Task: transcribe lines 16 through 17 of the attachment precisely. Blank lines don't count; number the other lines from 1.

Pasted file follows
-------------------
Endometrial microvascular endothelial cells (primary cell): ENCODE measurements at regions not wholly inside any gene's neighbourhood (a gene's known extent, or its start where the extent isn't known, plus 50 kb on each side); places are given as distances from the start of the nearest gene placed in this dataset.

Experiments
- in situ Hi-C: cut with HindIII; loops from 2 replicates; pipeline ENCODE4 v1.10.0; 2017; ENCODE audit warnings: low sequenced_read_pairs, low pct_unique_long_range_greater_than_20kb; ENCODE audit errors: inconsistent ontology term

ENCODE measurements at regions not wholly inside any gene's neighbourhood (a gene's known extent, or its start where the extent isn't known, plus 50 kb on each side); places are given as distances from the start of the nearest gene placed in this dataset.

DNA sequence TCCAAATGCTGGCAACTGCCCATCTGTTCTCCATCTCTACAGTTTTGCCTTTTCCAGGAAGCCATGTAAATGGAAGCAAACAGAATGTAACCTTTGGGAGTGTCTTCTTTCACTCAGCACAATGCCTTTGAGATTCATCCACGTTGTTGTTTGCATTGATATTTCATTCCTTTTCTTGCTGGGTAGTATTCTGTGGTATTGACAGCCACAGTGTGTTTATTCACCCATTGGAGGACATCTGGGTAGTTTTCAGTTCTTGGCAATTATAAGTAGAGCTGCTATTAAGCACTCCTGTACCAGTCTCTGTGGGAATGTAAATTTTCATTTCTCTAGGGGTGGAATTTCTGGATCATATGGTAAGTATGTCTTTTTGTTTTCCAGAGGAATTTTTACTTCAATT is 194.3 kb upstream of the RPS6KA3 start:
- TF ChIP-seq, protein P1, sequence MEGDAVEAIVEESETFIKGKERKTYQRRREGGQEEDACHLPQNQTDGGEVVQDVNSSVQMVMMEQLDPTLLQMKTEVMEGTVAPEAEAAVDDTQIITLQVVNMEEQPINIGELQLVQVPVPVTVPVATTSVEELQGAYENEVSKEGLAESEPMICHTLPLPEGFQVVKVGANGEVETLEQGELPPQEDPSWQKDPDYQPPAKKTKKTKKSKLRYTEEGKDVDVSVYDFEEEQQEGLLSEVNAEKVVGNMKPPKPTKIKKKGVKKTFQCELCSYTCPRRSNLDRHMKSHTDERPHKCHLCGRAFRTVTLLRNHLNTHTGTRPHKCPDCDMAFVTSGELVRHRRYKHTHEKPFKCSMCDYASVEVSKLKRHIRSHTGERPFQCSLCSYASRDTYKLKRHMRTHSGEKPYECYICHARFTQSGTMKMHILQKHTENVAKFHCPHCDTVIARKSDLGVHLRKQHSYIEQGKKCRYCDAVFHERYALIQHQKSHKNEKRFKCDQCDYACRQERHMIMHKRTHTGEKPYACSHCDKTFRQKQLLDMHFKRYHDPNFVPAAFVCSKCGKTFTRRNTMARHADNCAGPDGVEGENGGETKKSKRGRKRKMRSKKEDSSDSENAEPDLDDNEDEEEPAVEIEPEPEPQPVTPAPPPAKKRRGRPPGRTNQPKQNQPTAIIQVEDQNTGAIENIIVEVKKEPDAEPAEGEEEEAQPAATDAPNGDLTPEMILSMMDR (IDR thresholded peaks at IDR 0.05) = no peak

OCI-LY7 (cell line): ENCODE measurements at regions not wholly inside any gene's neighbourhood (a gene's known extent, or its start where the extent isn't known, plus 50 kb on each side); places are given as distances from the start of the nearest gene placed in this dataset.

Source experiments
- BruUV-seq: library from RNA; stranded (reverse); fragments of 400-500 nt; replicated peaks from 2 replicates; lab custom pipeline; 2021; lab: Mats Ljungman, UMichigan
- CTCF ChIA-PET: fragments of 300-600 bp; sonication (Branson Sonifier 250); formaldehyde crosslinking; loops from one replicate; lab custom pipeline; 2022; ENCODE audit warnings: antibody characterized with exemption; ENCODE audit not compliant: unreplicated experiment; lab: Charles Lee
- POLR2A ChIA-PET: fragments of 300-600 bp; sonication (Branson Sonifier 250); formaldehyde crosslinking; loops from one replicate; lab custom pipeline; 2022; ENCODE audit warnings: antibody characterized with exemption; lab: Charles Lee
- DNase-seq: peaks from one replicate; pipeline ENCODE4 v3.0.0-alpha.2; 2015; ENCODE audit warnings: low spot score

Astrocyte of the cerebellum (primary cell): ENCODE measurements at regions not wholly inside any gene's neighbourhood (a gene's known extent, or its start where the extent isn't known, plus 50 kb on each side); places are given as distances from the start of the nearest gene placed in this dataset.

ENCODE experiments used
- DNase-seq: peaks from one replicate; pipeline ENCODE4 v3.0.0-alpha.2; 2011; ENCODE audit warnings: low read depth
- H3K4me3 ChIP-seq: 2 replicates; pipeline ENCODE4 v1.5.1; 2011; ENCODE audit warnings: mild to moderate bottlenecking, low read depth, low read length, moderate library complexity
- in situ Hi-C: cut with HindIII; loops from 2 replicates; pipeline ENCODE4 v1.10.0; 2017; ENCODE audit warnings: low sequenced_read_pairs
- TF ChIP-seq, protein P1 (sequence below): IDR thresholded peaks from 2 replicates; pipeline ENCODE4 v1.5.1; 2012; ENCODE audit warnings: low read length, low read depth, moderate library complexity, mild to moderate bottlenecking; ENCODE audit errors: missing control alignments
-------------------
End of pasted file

- H3K4me3 ChIP-seq: 2 replicates; pipeline ENCODE4 v1.5.1; 2011; ENCODE audit warnings: mild to moderate bottlenecking, low read depth, low read length, moderate library complexity
- in situ Hi-C: cut with HindIII; loops from 2 replicates; pipeline ENCODE4 v1.10.0; 2017; ENCODE audit warnings: low sequenced_read_pairs